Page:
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project overview
Zur deutschsprachigen Version dieser Seite
Year 2015
Number of pixels 34
Grayscales / Colors 8 grayscales
Illuminant 5 mm LEDs
Power input
Contact person Arne Rossius
Project website

This Duck was inspired by the "duck" presented by the French Embassy on the camp Observe. Hack. Make. 2013. They installed a big button labelled "Do not press here", which played a loud duck quack when pressed.

This version consists of 34 LEDs on a circuit board which are arranged in the shape of a duck and play varying animations. The button is located in one corner, the quacking sound is played back through a mini speaker on the PCB.


There are several variants of the Duck:

  • A 75% size version (prototype only).
  • A 50% size version, using 3 mm LEDs.
  • A 50% size version using SMD components - see DuckMini.


The animations are written in a special pseudo language created from assembly macros. The File "animations/ani_list.asm" specifies the order and number of repeats of the animations, while the comments at the beginning of the file explain the available pseudo commands that can be used to create animations. The other files in the "animations" directory are example animations. To create your own animation program, you can either enter all animation commands directly into the file "ani_list.asm" or create a separate file for each animation and then add them to "ani_list.asm" using the ".include" directive.


The sound to be played when the button is pressed is stored as a list of unsigned 8-bit values, i.e. the value 128 (0x80) is the zero level (silence). The value 0 must not be part of the audio data as it is used to detect the end of the list. The usable range of data values is thus 1 to 255 (128±127). The AVR is clocked at 8 MHz and uses an 8 bit PWM to generate the audio signal, which results in a sample rate of 31.25 kHz.

To replace the quacking of the duck with a different sound, it must be converted into the described format (8 bits, unsigned, 31.25 kHz sample rate) which can be done with the program "Audacity". The same program can also be used to remove silence before and after the desired sound, as the memory for audio data is very limited. The program and the example animations together require a little over 1 KiB of program memory. This leaves just short of 7 KiB for audio data, which corresponds to an audio length of approx. 227 ms. After converting the audio data with Audacity, the perl script in the "audio" directory can be used to convert the raw audio file to an assembly file which must then be included in the main program file "duck.asm" (in the line immediately following the "audio:" label).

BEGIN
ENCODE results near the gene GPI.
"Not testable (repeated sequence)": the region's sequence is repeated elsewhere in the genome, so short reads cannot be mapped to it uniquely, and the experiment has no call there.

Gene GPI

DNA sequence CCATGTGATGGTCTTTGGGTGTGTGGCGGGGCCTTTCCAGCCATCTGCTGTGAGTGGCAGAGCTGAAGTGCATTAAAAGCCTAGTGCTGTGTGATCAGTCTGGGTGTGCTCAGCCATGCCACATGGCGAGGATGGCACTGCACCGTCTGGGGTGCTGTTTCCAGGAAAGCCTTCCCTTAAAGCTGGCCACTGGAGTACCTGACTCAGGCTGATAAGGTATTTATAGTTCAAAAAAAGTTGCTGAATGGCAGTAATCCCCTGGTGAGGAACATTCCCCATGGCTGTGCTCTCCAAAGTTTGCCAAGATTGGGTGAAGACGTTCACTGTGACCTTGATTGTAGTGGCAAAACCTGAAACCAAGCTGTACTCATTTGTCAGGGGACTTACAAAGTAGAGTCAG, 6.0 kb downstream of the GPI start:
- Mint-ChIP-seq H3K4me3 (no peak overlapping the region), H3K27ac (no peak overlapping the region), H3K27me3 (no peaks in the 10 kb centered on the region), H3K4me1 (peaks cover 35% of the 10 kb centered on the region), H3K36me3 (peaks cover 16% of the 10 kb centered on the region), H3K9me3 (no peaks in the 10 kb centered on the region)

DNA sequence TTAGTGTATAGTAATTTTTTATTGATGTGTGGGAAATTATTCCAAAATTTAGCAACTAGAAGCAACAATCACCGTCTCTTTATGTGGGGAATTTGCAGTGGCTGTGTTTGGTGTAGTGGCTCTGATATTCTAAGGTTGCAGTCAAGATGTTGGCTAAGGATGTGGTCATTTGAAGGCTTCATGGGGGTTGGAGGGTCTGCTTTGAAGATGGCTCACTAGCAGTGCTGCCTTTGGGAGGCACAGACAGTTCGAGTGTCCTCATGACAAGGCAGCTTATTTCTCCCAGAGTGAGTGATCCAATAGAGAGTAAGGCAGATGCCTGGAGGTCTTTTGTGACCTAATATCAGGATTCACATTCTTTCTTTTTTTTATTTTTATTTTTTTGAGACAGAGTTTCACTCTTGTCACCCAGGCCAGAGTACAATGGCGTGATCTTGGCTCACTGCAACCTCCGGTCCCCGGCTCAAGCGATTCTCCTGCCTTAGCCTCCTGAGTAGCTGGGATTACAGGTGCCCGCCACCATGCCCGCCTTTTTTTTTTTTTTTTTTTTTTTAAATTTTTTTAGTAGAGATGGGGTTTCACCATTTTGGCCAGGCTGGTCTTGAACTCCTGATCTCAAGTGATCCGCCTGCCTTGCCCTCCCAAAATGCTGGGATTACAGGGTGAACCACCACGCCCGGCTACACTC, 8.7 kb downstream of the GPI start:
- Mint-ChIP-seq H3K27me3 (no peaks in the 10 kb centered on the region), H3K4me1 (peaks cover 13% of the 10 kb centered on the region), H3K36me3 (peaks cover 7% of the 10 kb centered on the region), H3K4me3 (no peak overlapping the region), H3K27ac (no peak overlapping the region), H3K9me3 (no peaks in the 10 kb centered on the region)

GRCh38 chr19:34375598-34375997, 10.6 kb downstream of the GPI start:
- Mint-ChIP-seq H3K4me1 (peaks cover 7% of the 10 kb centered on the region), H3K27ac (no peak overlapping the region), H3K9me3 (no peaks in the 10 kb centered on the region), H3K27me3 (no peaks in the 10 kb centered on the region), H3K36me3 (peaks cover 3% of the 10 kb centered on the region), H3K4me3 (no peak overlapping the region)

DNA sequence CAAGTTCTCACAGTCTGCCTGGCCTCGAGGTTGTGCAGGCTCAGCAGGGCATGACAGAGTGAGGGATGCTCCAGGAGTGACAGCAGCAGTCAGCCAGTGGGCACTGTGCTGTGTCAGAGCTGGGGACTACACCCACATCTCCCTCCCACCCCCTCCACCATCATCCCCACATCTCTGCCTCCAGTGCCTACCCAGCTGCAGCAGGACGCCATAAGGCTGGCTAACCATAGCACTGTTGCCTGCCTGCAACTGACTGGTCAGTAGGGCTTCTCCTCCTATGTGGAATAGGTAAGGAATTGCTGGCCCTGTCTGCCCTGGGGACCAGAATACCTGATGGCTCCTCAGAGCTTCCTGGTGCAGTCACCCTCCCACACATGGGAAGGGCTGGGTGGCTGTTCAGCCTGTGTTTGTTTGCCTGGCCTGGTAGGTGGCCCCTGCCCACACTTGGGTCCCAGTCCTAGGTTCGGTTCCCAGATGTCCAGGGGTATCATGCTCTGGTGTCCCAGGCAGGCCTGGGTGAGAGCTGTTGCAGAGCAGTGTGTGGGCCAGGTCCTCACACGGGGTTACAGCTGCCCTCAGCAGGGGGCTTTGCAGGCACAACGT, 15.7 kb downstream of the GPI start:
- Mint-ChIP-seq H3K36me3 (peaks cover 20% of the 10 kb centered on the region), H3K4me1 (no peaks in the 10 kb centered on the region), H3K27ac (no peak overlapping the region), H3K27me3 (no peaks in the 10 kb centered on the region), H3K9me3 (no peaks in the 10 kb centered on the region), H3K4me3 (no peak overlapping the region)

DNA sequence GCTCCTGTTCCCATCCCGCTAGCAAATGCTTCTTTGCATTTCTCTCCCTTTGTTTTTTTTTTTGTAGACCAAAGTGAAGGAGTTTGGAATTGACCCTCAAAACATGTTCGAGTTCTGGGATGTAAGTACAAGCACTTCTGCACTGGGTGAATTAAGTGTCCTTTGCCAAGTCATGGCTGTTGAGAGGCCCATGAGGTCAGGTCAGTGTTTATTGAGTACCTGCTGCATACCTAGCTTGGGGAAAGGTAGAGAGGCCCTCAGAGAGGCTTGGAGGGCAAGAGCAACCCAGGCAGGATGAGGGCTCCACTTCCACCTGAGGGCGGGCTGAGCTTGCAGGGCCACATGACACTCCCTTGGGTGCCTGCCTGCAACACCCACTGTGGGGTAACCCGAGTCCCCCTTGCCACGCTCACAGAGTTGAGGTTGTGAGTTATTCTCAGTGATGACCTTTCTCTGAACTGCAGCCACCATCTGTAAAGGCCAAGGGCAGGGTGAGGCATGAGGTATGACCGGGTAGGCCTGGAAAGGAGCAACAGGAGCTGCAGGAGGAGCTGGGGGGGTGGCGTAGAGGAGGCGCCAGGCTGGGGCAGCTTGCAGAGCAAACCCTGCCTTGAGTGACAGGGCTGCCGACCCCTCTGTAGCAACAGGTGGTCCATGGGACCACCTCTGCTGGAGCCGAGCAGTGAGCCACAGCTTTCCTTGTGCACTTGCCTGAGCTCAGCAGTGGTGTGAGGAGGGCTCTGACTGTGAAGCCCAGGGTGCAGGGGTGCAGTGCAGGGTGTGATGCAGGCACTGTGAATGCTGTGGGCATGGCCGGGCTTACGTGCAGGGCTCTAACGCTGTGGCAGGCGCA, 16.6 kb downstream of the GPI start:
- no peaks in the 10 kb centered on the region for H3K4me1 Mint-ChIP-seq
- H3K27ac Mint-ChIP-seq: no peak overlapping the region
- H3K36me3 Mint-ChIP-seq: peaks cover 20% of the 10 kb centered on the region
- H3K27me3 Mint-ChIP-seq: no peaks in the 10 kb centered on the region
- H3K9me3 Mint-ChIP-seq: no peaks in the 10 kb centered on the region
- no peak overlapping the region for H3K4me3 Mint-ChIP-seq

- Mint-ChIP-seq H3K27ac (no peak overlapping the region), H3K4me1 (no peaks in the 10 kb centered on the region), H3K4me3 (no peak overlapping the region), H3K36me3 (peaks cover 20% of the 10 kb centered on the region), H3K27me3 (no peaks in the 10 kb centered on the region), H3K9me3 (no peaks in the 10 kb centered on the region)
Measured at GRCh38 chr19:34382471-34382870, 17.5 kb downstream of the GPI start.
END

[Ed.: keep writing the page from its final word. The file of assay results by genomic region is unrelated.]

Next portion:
Version 1.0

The circuit is controlled by an ATmega8 which multiplexes the LEDs and plays the quack sound when the button is pushed. The speaker is driven with PWM so no digital to analog converter is necessary. The data for the quack sound occupy approx. three quarters of the program memory, the rest is available for the program code and the animations. The project is powered from a 4.5-5 V supply, e.g. three AA batteries.

Two PWM outputs are used for the speaker, with the second output generating the inverse PWM ratio to the first. In this way, the average voltage between the outputs is twice that of a single output to ground, increasing the volume. To get even more volume, two push-pull stages of two transistors each are used to amplify the AVR's PWM output signals because the internal resistance of the AVR outputs would limit the output current severely if the signals were used unamplified.

The LEDs are connected in a traditional 6x6 matrix with the last two LEDs missing. The columns are directly connected to the AVR outputs without any current limiting resistors, leaving only the AVR's internal resistance of approx. 25 Ω to limit the current through the LEDs. The row ouptuts are amplified with NPN transistors to avoid fluctuations in brightness.



Always-on Mode

The always-on mode can be activated by placing a jumper between pins 4 (PB3) and 6 (ground) on the ISP pin header. In this mode, the duck turns on automatically when voltage is applied and can't be turned off with the button. To leave this mode, it is sufficient to remove the jumper.

Version 2.0

In the second version, the controller was replaced with an ATtiny84, providing just 11 I/O-pins. The LEDs are now controlled with Charlieplexing, requiring only 7 pins. The transistors have been rewired to an emitter follower configuration, eliminating the need for base resistors and making the arrangement compatible with Charlieplexing. One column of LEDs is selected by driving the corresponding pin high, causing the transistor to supply the LED anodes with voltage, and the cathode pins for all LEDs in that column which should light up are driven low, while the remaining pins remain floating (set to input). This cycles through all 6 columns and repeats (like multiplexing).

Currently, the only boards using this version are shrunk by 50% and use 3 mm LEDs.


3 mm LEDs, 50% size


Always-on Mode

In this version, the ISP pins are shared with the LEDs, so it's no longer possible to use a jumper. Instead, the always-on mode can be activated by holding down the button while power is applied. To exit this mode, power has to be turned off.


More photos at